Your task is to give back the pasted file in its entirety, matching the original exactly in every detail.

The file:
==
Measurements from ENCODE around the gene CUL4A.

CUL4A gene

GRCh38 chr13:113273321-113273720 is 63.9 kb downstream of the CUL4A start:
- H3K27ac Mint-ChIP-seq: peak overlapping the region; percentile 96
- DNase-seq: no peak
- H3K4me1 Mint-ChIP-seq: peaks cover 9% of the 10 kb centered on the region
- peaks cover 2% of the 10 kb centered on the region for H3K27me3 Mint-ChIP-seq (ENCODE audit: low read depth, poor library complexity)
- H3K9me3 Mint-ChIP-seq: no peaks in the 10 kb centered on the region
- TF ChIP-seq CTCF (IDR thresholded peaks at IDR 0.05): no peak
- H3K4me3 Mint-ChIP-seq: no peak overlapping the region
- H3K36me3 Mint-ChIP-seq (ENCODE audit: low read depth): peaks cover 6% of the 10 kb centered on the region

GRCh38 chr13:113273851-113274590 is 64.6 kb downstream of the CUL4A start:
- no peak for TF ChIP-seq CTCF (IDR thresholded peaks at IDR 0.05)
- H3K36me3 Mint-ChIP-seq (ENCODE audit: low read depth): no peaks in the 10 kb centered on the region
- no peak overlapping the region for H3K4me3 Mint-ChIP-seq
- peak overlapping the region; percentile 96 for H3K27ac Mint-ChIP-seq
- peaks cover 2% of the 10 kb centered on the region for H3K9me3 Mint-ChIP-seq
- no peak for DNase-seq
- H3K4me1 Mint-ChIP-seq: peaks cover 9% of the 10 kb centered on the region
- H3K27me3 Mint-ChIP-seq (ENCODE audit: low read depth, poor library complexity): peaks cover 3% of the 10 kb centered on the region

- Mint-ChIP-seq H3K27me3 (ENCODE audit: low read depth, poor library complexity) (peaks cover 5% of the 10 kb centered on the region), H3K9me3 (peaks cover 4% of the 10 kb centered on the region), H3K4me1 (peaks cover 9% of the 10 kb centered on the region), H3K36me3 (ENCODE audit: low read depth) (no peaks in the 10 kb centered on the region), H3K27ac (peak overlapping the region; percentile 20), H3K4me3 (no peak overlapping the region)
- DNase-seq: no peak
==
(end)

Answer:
Measurements from ENCODE around the gene CUL4A.

CUL4A gene

GRCh38 chr13:113273321-113273720 is 63.9 kb downstream of the CUL4A start:
- H3K27ac Mint-ChIP-seq: peak overlapping the region; percentile 96
- DNase-seq: no peak
- H3K4me1 Mint-ChIP-seq: peaks cover 9% of the 10 kb centered on the region
- peaks cover 2% of the 10 kb centered on the region for H3K27me3 Mint-ChIP-seq (ENCODE audit: low read depth, poor library complexity)
- H3K9me3 Mint-ChIP-seq: no peaks in the 10 kb centered on the region
- TF ChIP-seq CTCF (IDR thresholded peaks at IDR 0.05): no peak
- H3K4me3 Mint-ChIP-seq: no peak overlapping the region
- H3K36me3 Mint-ChIP-seq (ENCODE audit: low read depth): peaks cover 6% of the 10 kb centered on the region

GRCh38 chr13:113273851-113274590 is 64.6 kb downstream of the CUL4A start:
- no peak for TF ChIP-seq CTCF (IDR thresholded peaks at IDR 0.05)
- H3K36me3 Mint-ChIP-seq (ENCODE audit: low read depth): no peaks in the 10 kb centered on the region
- no peak overlapping the region for H3K4me3 Mint-ChIP-seq
- peak overlapping the region; percentile 96 for H3K27ac Mint-ChIP-seq
- peaks cover 2% of the 10 kb centered on the region for H3K9me3 Mint-ChIP-seq
- no peak for DNase-seq
- H3K4me1 Mint-ChIP-seq: peaks cover 9% of the 10 kb centered on the region
- H3K27me3 Mint-ChIP-seq (ENCODE audit: low read depth, poor library complexity): peaks cover 3% of the 10 kb centered on the region

- Mint-ChIP-seq H3K27me3 (ENCODE audit: low read depth, poor library complexity) (peaks cover 5% of the 10 kb centered on the region), H3K9me3 (peaks cover 4% of the 10 kb centered on the region), H3K4me1 (peaks cover 9% of the 10 kb centered on the region), H3K36me3 (ENCODE audit: low read depth) (no peaks in the 10 kb centered on the region), H3K27ac (peak overlapping the region; percentile 20), H3K4me3 (no peak overlapping the region)
- DNase-seq: no peak